The Traitor God by Cameron Johnston

The Traitor God is a noir murder mystery wrapped up in a fantasy setting. It’s a violent, adrenaline-filled adventure through a heavily segregated city split into the upper- and lower-class areas. I enjoyed the book as a whole but there were some issues I had. Unfortunately for a first person single POV book, the main character was one of the biggest. Edrin Walker is, by design, not a particularly likeable protagonist. It’s not necessary for the main character to be heroic or even just mostly good – Mark Lawrence pulls this off excellently in The Broken Empire. Jorg is a despicable person but he embraces it and it’s clear how his personality was formed. Edrin, however, just repeatedly tells himself how horrible he is in a self-loathing manner that is incredibly difficult to sympathise with especially at times when it’s at odds with his actions. I think perhaps the book would have benefitted from being written in third person or at least a less personal first person – just seeing Edrin’s actions would have been enough to show he’s meant to be this nuanced, troubled character. Instead, the reader is treated to constant internal monologues that forcibly remind them how tortured Edrin is which just gets a bit excessive.

Fortunately, however, I felt that Edrin was the only weak link in an otherwise strong cast of characters. The story is very much about Edrin but there are many supporting characters that subtly flesh out the city in a not too exposition-heavy way. My favourite is Charra with whom Edrin has a refreshingly platonic relationship. Johnson carefully balances her character by showing how the city guards and Edrin respect her enough not to pick fights and contrasts that with how she raises her daughter (who is badass in her own right) in the quite dangerous slums. There’s also Eva, a powerful paladin who defies the old Warrior Woman In Impractical Armour trope and the wizened leader of the Mages who Johnson manages to flesh out far more than expected with such little ‘screen time’.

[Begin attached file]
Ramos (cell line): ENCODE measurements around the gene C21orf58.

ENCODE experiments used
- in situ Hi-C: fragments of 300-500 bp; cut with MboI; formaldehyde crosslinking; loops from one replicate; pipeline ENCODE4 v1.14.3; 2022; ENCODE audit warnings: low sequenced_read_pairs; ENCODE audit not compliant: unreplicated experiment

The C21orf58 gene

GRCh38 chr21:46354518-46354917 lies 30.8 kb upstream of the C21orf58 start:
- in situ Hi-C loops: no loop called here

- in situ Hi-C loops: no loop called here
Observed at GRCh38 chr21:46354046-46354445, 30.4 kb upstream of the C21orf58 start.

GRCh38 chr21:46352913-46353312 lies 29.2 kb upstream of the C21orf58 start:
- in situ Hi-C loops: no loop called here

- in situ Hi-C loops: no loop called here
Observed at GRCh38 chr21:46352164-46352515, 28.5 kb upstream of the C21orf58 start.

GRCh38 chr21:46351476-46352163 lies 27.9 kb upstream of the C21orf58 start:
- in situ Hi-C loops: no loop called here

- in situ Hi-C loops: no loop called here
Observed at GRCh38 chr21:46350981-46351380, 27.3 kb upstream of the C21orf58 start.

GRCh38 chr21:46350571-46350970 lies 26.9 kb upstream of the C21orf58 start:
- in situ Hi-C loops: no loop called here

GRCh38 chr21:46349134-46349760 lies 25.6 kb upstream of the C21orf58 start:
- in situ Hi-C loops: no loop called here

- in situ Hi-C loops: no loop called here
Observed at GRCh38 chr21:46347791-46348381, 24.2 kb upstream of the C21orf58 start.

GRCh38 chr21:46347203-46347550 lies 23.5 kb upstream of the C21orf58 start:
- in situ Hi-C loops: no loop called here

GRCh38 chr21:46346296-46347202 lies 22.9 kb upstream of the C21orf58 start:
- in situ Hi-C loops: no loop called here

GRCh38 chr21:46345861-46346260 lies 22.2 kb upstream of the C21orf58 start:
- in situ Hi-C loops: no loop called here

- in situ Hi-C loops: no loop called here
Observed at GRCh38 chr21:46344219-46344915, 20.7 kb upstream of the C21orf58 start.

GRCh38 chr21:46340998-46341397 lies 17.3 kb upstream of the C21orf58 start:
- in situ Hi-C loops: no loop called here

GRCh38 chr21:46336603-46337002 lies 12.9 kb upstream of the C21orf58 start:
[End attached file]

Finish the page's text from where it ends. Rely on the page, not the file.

The plot itself was a bit of a let-down by and large. Generally, in fantasy I’m more interested in the characters and world building but since this was a murder mystery novel, the mystery is the whole point. I’m usually completely dense when it comes to mysteries – in City of Lies I didn’t figure who the villain was until moments before it was revealed. In The Traitor God, the villain’s identity is honestly easy to figure out beforehand. The book is very-paced which is fine for the most part but waiting a little longer for the reveal or masking it more thoroughly would have gone a long way. It also relies on one of my least favourite storytelling mechanics – memories being blocked that slowly resurface. They always reappear at conveniently appropriate times and each memory is just important enough to be interesting or relevant in the moment.

At the end of the day, I did enjoy reading The Traitor God. It does some interesting things – the magic system is compelling, and I have a tendency to prefer standalone novels – but ultimately there wasn’t much to stand out as particularly amazing. It wasn’t bad by any stretch it just wasn’t something exciting or innovative. The Traitor God is definitely worth a read if you’re interested in murder mysteries or morally dubious protagonists.

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